Since the inception of Modern Trader, a core editorial theme has centered on the wisdom and power of crowds. Editorial emphasis has focused on companies and projects engaged in the collection and analysis of information.
Friday, 9 December 2016
Last updated 2 hours ago
Jul 8 2011 | 12:38pm ET
A federal bankruptcy judge has ruled that the Los Angeles Dodgers don't need information about other baseball teams to prove they need a $150 million loan from Highbridge Capital Management.
U.S. Bankruptcy Court Judge Kevin Gross rejected the Dodgers' discovery request, which sought information on the New York Mets' financial problems and about violent incidents at other baseball stadiums and other teams' television deals, as "overly broad and burdensome." Dodgers owner Frank McCourt had hoped to use the information to prove that baseball had treated other teams more leniently; Major League Baseball took over day-to-day operations of the team in April following the beating of a San Francisco Giants fan in the Dodger Stadium parking lot.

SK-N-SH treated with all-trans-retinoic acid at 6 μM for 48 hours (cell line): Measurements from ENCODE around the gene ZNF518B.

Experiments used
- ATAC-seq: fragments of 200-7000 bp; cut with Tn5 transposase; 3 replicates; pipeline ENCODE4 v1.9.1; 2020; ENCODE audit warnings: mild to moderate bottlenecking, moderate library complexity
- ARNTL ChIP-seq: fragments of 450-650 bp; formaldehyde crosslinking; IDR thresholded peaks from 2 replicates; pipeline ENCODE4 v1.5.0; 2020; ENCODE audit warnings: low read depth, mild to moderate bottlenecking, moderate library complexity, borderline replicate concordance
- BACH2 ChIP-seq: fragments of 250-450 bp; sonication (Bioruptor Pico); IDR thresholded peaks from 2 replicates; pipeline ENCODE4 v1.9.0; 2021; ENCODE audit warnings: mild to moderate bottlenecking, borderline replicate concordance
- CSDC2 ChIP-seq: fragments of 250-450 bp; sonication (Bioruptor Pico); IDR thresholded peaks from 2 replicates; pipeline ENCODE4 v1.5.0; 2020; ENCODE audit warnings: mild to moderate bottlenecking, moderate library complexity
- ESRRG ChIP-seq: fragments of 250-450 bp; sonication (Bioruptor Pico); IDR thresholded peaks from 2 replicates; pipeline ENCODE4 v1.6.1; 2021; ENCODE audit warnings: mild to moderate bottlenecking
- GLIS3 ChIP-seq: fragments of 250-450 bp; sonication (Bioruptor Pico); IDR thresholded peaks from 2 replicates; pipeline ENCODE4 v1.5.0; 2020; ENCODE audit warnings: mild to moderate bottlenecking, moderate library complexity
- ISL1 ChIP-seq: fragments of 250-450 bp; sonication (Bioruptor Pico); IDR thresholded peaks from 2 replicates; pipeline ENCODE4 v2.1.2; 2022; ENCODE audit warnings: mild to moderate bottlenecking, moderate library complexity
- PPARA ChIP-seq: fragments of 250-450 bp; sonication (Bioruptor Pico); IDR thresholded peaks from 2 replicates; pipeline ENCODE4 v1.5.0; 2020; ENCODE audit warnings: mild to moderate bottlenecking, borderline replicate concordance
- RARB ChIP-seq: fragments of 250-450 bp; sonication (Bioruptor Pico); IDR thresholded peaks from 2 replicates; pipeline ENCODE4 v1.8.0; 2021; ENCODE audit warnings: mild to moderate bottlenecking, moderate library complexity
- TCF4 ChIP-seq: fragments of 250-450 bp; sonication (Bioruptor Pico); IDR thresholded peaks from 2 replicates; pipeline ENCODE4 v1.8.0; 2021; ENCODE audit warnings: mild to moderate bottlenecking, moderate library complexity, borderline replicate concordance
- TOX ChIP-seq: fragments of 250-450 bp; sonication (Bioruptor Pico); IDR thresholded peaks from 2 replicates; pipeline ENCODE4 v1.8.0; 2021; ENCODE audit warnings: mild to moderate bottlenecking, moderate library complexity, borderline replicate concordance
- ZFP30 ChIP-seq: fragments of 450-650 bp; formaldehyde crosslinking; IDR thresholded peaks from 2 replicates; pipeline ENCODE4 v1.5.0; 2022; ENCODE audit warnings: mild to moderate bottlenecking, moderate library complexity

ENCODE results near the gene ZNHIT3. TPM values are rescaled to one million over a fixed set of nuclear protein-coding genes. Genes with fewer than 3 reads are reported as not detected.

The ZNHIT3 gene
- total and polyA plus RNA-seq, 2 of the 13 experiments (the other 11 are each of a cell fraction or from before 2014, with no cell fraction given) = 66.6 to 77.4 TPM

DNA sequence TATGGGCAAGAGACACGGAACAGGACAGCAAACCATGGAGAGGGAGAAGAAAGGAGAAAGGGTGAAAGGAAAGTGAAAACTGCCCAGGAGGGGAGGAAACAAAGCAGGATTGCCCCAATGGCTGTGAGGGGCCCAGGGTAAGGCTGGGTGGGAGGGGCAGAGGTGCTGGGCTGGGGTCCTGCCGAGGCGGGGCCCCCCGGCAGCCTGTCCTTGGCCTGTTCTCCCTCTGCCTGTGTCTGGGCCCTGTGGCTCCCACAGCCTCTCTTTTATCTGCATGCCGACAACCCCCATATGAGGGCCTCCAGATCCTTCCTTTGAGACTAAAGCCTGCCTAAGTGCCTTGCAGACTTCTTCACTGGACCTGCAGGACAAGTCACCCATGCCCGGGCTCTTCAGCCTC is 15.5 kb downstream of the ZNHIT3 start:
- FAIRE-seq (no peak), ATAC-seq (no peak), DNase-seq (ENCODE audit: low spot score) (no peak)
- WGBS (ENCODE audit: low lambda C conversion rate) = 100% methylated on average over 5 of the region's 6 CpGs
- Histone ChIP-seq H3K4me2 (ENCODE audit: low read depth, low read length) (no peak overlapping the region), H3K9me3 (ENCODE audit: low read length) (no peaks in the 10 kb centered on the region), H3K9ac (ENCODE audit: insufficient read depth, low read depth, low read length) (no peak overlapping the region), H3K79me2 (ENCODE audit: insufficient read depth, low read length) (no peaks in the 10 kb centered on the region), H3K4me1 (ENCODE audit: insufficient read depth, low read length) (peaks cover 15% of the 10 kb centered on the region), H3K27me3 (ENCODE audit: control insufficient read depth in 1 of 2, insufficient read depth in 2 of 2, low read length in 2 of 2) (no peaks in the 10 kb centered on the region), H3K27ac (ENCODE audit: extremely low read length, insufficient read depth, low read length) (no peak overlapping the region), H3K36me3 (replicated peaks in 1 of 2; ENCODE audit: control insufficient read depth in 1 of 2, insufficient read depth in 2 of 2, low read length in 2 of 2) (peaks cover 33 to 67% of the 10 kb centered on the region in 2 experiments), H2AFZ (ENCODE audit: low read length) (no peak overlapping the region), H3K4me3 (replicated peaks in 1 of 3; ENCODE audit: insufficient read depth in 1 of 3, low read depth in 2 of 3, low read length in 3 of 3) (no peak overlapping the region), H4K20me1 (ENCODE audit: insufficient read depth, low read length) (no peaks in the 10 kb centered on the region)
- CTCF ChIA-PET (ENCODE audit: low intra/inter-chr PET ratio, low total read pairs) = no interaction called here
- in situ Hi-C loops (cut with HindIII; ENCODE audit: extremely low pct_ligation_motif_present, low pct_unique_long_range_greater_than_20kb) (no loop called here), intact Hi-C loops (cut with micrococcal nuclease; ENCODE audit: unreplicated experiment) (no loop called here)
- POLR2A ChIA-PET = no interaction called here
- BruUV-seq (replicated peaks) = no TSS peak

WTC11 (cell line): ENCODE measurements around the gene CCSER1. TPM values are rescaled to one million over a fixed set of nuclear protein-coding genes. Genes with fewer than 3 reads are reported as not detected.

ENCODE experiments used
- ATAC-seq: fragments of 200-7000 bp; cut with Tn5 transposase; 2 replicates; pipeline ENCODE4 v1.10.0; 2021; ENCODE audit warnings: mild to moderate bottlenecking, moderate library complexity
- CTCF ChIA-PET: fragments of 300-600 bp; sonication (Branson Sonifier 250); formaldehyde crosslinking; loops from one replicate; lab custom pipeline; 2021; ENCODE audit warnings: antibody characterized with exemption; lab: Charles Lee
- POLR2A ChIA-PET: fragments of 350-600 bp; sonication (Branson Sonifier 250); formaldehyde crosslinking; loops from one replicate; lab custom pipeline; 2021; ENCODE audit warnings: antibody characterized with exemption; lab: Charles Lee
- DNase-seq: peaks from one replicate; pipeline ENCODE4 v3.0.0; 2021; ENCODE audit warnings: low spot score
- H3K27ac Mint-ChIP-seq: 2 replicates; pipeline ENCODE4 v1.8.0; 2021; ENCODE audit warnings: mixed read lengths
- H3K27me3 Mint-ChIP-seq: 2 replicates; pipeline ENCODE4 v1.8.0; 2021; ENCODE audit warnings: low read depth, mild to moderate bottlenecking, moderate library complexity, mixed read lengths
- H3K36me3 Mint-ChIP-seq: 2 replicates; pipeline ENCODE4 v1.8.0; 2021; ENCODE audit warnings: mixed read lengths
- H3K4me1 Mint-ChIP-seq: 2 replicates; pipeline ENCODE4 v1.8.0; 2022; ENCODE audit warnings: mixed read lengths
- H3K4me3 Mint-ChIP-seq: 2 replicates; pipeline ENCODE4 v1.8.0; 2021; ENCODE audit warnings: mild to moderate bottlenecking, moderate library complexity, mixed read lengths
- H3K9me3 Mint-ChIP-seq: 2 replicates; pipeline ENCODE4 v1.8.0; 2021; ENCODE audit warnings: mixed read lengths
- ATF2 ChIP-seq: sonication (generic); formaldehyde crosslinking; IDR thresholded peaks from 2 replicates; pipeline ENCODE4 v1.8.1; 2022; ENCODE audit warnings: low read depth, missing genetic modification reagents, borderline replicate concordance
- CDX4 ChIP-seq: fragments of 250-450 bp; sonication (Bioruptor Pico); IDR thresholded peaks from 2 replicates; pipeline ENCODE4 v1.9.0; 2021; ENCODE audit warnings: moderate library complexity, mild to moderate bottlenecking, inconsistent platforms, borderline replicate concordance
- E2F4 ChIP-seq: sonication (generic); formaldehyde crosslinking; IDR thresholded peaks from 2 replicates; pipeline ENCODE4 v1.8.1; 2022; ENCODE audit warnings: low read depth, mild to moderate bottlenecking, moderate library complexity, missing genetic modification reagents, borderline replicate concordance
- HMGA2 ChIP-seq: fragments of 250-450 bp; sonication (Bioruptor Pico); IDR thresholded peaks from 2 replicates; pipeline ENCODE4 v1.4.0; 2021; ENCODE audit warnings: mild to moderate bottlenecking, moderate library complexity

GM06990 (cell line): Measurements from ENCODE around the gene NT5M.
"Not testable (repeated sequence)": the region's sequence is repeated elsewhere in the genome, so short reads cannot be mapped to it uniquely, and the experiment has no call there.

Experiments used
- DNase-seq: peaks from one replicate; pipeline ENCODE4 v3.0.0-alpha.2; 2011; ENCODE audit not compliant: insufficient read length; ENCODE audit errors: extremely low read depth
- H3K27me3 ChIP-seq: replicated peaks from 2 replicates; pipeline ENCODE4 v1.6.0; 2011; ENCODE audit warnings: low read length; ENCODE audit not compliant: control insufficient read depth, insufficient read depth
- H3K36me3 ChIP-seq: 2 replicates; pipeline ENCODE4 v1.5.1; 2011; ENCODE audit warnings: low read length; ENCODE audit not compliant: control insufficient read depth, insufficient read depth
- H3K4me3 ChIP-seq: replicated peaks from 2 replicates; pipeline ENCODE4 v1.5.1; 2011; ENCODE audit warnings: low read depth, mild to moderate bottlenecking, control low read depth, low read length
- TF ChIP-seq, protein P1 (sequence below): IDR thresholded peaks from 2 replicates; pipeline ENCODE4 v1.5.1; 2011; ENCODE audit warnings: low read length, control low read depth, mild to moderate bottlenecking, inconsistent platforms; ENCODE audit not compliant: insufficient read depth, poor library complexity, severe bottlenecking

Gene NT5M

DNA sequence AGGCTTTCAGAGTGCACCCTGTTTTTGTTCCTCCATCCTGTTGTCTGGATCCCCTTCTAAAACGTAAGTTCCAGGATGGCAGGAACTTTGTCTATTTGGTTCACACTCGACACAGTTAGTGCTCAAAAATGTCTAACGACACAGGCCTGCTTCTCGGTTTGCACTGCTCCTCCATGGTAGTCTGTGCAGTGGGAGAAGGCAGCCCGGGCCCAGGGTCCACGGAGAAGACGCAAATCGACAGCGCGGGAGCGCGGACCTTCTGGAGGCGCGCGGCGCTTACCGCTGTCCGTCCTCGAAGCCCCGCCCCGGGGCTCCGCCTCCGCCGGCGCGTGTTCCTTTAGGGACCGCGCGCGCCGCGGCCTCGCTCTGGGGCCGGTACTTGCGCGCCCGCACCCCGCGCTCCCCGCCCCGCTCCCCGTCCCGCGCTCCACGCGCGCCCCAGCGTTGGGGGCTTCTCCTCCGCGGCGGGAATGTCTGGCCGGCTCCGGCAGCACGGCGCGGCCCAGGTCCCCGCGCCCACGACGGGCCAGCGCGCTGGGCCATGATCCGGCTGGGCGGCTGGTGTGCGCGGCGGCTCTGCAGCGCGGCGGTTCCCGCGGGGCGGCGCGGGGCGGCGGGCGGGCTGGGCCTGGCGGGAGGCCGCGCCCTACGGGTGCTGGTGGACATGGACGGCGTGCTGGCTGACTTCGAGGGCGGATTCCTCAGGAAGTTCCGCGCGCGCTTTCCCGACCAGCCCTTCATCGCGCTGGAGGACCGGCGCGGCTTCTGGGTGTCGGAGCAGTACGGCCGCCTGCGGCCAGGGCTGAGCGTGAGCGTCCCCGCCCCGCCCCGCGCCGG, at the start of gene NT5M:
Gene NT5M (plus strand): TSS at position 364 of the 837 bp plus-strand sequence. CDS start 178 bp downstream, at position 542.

"This is not the occasion to turn the hearing into a trial of the commissioner," Bud Selig, Gross ruled. The hearing on the Highbridge loan will be held on July 20.
Last month, Gross approved the first $60 million of the Highbridge loan. Baseball is opposing the loan, saying it will offer the Dodgers the same financing with better terms.
The Dodgers filed for bankruptcy last month after MLB rejected a proposed 17-year television deal worth $3 billion. Much of those proceeds were to go to settling owner Frank McCourt's divorce with former Dodgers CEO Jamie McCourt, which made the deal contrary to the team's best interests, according to baseball.